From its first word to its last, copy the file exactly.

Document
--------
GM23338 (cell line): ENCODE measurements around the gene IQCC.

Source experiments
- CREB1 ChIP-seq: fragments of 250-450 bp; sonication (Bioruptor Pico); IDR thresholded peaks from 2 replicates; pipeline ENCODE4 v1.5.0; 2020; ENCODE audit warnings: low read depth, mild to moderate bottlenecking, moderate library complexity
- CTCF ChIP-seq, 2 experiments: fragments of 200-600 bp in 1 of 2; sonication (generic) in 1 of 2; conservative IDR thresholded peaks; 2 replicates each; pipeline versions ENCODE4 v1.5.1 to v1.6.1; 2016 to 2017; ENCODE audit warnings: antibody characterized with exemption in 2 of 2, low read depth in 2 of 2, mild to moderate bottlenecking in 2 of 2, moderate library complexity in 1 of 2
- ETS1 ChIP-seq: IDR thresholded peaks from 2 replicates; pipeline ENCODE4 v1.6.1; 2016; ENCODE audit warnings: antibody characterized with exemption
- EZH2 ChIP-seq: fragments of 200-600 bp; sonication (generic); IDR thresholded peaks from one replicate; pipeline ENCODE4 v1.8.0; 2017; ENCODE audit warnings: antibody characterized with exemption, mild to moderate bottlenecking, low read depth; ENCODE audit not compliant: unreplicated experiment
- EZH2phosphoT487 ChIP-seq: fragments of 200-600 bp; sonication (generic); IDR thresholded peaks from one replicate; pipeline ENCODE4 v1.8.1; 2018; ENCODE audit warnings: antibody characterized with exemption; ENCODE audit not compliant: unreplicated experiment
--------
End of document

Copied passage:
GM23338 (cell line): ENCODE measurements around the gene IQCC.

Source experiments
- CREB1 ChIP-seq: fragments of 250-450 bp; sonication (Bioruptor Pico); IDR thresholded peaks from 2 replicates; pipeline ENCODE4 v1.5.0; 2020; ENCODE audit warnings: low read depth, mild to moderate bottlenecking, moderate library complexity
- CTCF ChIP-seq, 2 experiments: fragments of 200-600 bp in 1 of 2; sonication (generic) in 1 of 2; conservative IDR thresholded peaks; 2 replicates each; pipeline versions ENCODE4 v1.5.1 to v1.6.1; 2016 to 2017; ENCODE audit warnings: antibody characterized with exemption in 2 of 2, low read depth in 2 of 2, mild to moderate bottlenecking in 2 of 2, moderate library complexity in 1 of 2
- ETS1 ChIP-seq: IDR thresholded peaks from 2 replicates; pipeline ENCODE4 v1.6.1; 2016; ENCODE audit warnings: antibody characterized with exemption
- EZH2 ChIP-seq: fragments of 200-600 bp; sonication (generic); IDR thresholded peaks from one replicate; pipeline ENCODE4 v1.8.0; 2017; ENCODE audit warnings: antibody characterized with exemption, mild to moderate bottlenecking, low read depth; ENCODE audit not compliant: unreplicated experiment
- EZH2phosphoT487 ChIP-seq: fragments of 200-600 bp; sonication (generic); IDR thresholded peaks from one replicate; pipeline ENCODE4 v1.8.1; 2018; ENCODE audit warnings: antibody characterized with exemption; ENCODE audit not compliant: unreplicated experiment